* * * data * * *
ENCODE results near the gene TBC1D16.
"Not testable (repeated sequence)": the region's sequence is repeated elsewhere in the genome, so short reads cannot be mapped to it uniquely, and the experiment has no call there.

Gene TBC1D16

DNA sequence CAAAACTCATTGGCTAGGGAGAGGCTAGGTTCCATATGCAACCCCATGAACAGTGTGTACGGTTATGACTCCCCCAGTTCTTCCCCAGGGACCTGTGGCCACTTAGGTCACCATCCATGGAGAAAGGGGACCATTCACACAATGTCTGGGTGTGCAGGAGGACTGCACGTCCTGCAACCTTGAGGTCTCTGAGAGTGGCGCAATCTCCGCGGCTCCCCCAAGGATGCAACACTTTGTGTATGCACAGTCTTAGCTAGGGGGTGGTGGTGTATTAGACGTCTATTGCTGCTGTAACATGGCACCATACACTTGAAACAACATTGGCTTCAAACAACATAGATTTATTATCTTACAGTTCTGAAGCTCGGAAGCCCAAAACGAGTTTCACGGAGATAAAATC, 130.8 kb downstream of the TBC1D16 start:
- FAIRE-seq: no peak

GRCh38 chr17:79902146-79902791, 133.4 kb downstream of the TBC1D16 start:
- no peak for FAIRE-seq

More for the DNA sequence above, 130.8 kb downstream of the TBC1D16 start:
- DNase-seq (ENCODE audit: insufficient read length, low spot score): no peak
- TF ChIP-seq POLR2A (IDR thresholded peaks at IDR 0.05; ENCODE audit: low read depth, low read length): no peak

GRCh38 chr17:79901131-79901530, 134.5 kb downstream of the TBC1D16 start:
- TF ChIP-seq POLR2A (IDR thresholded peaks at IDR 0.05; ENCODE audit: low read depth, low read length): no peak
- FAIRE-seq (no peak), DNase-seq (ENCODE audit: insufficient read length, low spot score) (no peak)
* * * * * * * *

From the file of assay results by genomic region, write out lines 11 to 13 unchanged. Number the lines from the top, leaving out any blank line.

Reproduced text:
GRCh38 chr17:79901131-79901530, 134.5 kb downstream of the TBC1D16 start:
- TF ChIP-seq POLR2A (IDR thresholded peaks at IDR 0.05; ENCODE audit: low read depth, low read length): no peak
- FAIRE-seq (no peak), DNase-seq (ENCODE audit: insufficient read length, low spot score) (no peak)